The “War of Art” was a roadmap for me. It is a book written for those who take on creative endeavors (filmmakers, authors, designers, artists etc.).It’s widely appealing, with sage advice for anyone trying to build something from just an idea. The book starts with resistance. Essentially, why are you unwilling to start a project or take step forward with the project. The second part is about persisting as you face more resistance and how to see yourself as “a pro”, even when your creative endeavor might be your first try at a project. The last is about finding your muse- or your inspiration. This part was particularly important for me, as my career has been primarily achieved by digging into the details. Sometimes those are very dry and almost bureaucratic challenges. Identifying my muse-the beauty of the FiSF community- keeps me moving along through those mundane components of my projects.
Can you please give us your favorite “Life Lesson Quote”? Can you share how that was relevant to you in your life?
I’ve heard this line attributed to many influential women, so I’m not sure who to credit this quote with, but a life lesson I often refer back to is “You can have it all, but not all at once.” This quote reminds me that we go in seasons of productivity, adventure, self-care, and focusing on our loved ones. We can try a variety of ways of structuring our days. We get to choose what our priorities are, and we can change our minds to prioritize something new, but we can’t prioritize everything. When we look back, we can see a multi-faceted life, having it all.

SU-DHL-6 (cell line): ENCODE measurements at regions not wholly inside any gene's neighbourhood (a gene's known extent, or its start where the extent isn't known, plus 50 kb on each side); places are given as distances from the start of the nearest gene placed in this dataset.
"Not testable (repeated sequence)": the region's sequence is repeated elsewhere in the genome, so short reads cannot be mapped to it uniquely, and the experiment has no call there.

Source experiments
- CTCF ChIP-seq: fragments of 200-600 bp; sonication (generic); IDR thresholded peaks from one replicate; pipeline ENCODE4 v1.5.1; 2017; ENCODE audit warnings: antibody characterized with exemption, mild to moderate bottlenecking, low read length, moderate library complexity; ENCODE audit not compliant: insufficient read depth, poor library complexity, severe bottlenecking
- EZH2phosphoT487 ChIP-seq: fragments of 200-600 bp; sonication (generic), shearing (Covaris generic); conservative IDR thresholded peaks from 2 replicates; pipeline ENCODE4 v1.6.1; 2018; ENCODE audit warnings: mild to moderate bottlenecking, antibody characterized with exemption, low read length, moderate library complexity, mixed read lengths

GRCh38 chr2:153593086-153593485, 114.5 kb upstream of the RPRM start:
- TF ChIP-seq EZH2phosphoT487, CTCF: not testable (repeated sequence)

Ok, thank you for that. Let’s now jump to the primary focus of our interview. For the benefit of our readers, let’s define our terms. How do you define a Lifestyle Brand? How is a Lifestyle Brand different from a normal, typical brand?
I think of a lifestyle brand as a company with a voice and soul. It stands for a set of values. It has a vision for the future. Most brands are focused on selling a particular type of product or service. For example, a traditional apparel company might be in the business of selling coats, with the goal of keeping people warm. Lifestyle brands are also goal oriented, but the goals are to help the customer live a certain way. For example, a clothing brand might have a goal of streamlining the customer’s closet to own a few versatile items. The types of products offered in that closet lineup might change. Perhaps one season there are no coats offered, as other products provide the function of warmth. Try word association with several big brand names. Do you think of a product category or a character trait?